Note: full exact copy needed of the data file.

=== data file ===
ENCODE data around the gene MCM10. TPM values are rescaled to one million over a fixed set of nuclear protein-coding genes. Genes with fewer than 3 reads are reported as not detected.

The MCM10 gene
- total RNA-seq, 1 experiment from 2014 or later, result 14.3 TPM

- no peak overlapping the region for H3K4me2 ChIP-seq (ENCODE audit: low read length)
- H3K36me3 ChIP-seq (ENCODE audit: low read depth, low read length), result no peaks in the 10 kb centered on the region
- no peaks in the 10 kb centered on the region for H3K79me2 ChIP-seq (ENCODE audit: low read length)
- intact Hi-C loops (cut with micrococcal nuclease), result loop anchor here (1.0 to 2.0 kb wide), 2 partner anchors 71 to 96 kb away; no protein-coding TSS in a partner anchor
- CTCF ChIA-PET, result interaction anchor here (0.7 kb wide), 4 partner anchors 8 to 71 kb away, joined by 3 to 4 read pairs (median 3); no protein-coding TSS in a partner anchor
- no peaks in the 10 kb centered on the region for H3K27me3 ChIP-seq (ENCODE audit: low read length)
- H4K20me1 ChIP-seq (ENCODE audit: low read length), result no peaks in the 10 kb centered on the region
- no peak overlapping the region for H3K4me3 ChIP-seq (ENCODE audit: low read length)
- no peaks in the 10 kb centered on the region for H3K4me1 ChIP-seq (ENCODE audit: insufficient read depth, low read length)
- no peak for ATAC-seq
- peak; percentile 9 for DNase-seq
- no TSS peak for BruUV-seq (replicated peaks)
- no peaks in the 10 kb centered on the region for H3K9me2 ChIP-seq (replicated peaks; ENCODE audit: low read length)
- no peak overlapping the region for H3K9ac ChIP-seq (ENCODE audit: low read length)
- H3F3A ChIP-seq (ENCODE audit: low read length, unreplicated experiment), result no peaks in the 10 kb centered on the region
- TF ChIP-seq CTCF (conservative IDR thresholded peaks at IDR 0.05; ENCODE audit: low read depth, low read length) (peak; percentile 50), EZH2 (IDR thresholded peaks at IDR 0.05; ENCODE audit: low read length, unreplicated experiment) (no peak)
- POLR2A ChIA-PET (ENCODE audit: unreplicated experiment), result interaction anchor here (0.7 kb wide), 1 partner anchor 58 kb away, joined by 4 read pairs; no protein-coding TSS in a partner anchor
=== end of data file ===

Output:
ENCODE data around the gene MCM10. TPM values are rescaled to one million over a fixed set of nuclear protein-coding genes. Genes with fewer than 3 reads are reported as not detected.

The MCM10 gene
- total RNA-seq, 1 experiment from 2014 or later, result 14.3 TPM

- no peak overlapping the region for H3K4me2 ChIP-seq (ENCODE audit: low read length)
- H3K36me3 ChIP-seq (ENCODE audit: low read depth, low read length), result no peaks in the 10 kb centered on the region
- no peaks in the 10 kb centered on the region for H3K79me2 ChIP-seq (ENCODE audit: low read length)
- intact Hi-C loops (cut with micrococcal nuclease), result loop anchor here (1.0 to 2.0 kb wide), 2 partner anchors 71 to 96 kb away; no protein-coding TSS in a partner anchor
- CTCF ChIA-PET, result interaction anchor here (0.7 kb wide), 4 partner anchors 8 to 71 kb away, joined by 3 to 4 read pairs (median 3); no protein-coding TSS in a partner anchor
- no peaks in the 10 kb centered on the region for H3K27me3 ChIP-seq (ENCODE audit: low read length)
- H4K20me1 ChIP-seq (ENCODE audit: low read length), result no peaks in the 10 kb centered on the region
- no peak overlapping the region for H3K4me3 ChIP-seq (ENCODE audit: low read length)
- no peaks in the 10 kb centered on the region for H3K4me1 ChIP-seq (ENCODE audit: insufficient read depth, low read length)
- no peak for ATAC-seq
- peak; percentile 9 for DNase-seq
- no TSS peak for BruUV-seq (replicated peaks)
- no peaks in the 10 kb centered on the region for H3K9me2 ChIP-seq (replicated peaks; ENCODE audit: low read length)
- no peak overlapping the region for H3K9ac ChIP-seq (ENCODE audit: low read length)
- H3F3A ChIP-seq (ENCODE audit: low read length, unreplicated experiment), result no peaks in the 10 kb centered on the region
- TF ChIP-seq CTCF (conservative IDR thresholded peaks at IDR 0.05; ENCODE audit: low read depth, low read length) (peak; percentile 50), EZH2 (IDR thresholded peaks at IDR 0.05; ENCODE audit: low read length, unreplicated experiment) (no peak)
- POLR2A ChIA-PET (ENCODE audit: unreplicated experiment), result interaction anchor here (0.7 kb wide), 1 partner anchor 58 kb away, joined by 4 read pairs; no protein-coding TSS in a partner anchor